Nothing ruins a great outfit like a bulge of belly fat around your midsection. But there's an even more important reason to lose the bulge: Deep abdominal fat is related to serious health problems including type 2 diabetes and heart disease according to Harvard Health.
If you're serious about getting slimmer and healthier, you're going to have to get serious about cardio exercise. Hopping on the elliptical machine at your gym is a great place to start. Exercising often enough and at the right intensity — combined with a healthy diet — will help you banish the bulge.
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The Skinny on Fat Loss
Although your tendency to put on weight and where you're likely to put it on have a lot to do with genetics, the main reason your midsection is expanding has to do with calories in versus calories out. When you eat more calories than you burn each day, your body stores the excess calories as fat — often right around your midsection.
To lose fat, you have to create a calorie deficit so that your body starts to burn some of the stored fat for energy says Mayo Clinic. Your diet plays a major role in creating that deficit, and so does cardiovascular exercise.
Combined, you'll be able to lose the belly fat; however, it may not be the first place you notice fat loss. You can't target a particular part of your body for fat loss. You have to lose total body fat, some of which will come from your belly.
Benefits of Elliptical Machines
If you've never stepped on one, an elliptical machine can be a bit daunting. Figuring out where to put your hands and feet and how to move your arms and legs together is enough to send you running for the good old treadmill.
But in many ways the elliptical is better for burning belly fat than the old standby. Working out on an elliptical works both your upper and lower body; when more of your muscles are working at once, you'll burn more calories.
And, if you have joint problems or you're currently overweight, the non-impact nature of elliptical training will allow you to work out longer and harder without causing pain says Mayo Clinic.
How to Use an Elliptical
Correct body positioning is key to getting a good workout on an elliptical machine. Step on to the machine and place your feet on the pedals. The pedals will be larger than your footprint, so place them squarely in the middle, with the inside of your foot parallel with the inside of the pedal.
You will typically have two choices for handlebars: static and moving. Grab the static handlebars to get yourself settled and use them until you feel comfortable with the foot movements. Using the moving handlebars will increase the intensity of your workout when you push and pull them as you pedal.
Start moving your feet forward. Keep your knees slightly bent; locking them will make it awkward and uncomfortable to pedal. As you pedal, your feet will follow an oval-shaped track. You can also pedal backwards by reversing your foot movement says ExRx.
Push and pull the handlebars in time with your legs but opposite them. As you push your right arm forward, your left leg will come forward and vice versa. Remember to keep an upright posture with your chest out and your shoulders pulled back and down.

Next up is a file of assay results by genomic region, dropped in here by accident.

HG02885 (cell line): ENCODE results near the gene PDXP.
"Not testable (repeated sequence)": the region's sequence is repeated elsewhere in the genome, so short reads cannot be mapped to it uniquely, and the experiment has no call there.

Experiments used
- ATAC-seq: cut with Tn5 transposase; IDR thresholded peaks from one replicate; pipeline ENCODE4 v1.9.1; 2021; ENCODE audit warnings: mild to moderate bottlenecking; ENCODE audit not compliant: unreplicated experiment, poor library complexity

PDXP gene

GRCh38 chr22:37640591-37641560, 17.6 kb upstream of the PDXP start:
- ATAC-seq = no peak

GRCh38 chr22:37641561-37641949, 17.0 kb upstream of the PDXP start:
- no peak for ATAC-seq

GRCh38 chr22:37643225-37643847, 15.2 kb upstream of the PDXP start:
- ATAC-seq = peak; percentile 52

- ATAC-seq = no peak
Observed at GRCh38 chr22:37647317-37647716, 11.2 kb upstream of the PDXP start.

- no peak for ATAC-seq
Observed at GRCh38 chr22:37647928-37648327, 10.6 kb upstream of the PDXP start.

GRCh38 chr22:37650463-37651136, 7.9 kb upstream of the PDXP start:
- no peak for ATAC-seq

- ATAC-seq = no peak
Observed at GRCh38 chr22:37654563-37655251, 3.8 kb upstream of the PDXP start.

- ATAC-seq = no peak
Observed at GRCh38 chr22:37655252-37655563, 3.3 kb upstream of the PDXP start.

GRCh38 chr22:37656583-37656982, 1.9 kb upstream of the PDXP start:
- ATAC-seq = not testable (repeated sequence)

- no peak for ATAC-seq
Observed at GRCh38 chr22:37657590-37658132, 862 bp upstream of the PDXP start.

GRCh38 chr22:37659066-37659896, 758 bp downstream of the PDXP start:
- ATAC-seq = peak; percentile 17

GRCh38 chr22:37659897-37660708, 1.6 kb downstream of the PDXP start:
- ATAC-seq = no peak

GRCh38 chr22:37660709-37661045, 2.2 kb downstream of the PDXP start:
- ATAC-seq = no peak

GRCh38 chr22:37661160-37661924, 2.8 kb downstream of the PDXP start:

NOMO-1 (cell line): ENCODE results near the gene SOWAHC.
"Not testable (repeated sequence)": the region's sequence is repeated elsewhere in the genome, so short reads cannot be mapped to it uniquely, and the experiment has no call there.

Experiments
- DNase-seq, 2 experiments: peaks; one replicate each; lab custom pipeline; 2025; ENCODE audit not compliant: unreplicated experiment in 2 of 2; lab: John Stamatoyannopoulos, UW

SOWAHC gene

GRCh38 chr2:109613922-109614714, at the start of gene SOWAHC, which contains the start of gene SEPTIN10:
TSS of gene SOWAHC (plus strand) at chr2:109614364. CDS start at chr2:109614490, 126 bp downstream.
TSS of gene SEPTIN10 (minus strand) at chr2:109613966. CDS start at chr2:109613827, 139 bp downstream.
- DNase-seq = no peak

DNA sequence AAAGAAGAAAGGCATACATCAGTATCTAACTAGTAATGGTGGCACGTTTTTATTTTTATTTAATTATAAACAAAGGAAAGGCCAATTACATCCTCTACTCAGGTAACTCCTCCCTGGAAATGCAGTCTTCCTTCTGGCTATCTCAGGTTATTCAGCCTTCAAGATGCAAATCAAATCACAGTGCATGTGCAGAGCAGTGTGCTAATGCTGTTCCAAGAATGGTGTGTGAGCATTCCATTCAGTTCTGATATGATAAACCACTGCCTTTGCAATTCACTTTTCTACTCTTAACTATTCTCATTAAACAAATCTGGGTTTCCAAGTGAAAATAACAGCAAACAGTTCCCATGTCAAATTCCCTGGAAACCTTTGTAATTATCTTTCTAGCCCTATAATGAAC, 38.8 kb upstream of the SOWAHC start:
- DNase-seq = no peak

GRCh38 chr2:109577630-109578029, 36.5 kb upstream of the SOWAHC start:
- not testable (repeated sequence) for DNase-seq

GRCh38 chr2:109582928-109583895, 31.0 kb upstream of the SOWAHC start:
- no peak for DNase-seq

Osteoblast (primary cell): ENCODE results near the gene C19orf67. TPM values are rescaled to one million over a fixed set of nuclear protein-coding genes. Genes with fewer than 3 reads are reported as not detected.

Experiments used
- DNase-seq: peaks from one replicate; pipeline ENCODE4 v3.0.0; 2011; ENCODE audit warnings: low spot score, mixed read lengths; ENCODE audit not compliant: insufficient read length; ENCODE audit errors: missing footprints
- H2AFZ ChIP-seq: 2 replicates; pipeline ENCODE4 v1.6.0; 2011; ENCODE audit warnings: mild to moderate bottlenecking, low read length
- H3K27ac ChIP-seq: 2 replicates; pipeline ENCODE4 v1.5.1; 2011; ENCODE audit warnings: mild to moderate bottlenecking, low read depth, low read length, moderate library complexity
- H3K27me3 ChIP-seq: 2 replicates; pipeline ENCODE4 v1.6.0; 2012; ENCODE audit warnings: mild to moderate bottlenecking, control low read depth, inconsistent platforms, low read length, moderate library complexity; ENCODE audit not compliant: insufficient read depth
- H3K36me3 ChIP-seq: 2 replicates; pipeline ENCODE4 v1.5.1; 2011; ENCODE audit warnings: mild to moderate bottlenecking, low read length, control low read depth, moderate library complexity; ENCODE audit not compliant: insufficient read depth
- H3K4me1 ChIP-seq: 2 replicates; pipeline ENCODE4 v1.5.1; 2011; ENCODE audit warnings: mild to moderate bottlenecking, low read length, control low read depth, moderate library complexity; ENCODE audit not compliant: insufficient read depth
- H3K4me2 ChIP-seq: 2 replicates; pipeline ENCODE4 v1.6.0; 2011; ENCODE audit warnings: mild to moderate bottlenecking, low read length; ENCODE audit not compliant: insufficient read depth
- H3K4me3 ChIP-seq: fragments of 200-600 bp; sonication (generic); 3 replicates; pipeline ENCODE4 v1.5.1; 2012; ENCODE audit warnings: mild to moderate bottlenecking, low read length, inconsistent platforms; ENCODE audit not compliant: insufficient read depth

Speed, Resistance and Duration
Once you feel comfortable on the machine, start to increase your pace. The faster you pedal, the more calories you'll burn to blast that belly fat. You can also increase the resistance to up the challenge. The harder your leg muscles have to work against resistance, the more calories you'll burn.
Losing belly fat takes time, but the more calories you can burn the faster you'll lose the belly fat. Plan to get some sort of cardio workout — on the elliptical or another cross-training method — most days of the week for 30 to 60 minutes a session.
Intensity Matters Too
Intensity is important when it comes to burning belly fat. If your workout is too easy, you're not going to make much progress or get the results you want. As your fitness level increases, gradually increase the intensity of your elliptical workout. To get the most bang for your buck, you should be sweating, breathing hard and not able to easily carry on a conversation.
One way to up your intensity in a sustainable way is to do interval training. Contrary to steady-state cardio in which you maintain an almost constant heart rate throughout, interval training varies your heart rate.
Alternating between periods of intense effort and periods of recovery, you are able to get your heart rate higher and burn more calories than you would be able to in a steady-state workout says ACE Fitness. The best part is that you may be able to burn more calories in less time doing interval training.
After warming up for five to 10 minutes, pedal as hard as you can at a moderate resistance. Sustain this intensity for 30 seconds to 2 minutes, then reduce your pace. Recover at this slower pace for the same amount of time you sprinted, then increase your pace again.
Continue to alternate between high intensity and recovery for the duration of your workout. Remember to end your workout with a five to 10-minute cool down.
- MayoClinic.org: "Are Elliptical Machines Better Than Treadmills for Basic Aerobic Workouts?"
- Harvard Health Publishing: "Abdominal Fat and What to Do About It"
- MayoClinic.org: “Counting Calories: Get Back to Weight-Loss Basics”
- ExRx.net: "Elliptical Trainer"
- ACE Fitness: "Steady State Vs. Interval Training: Which One is Best for Your Clients?"
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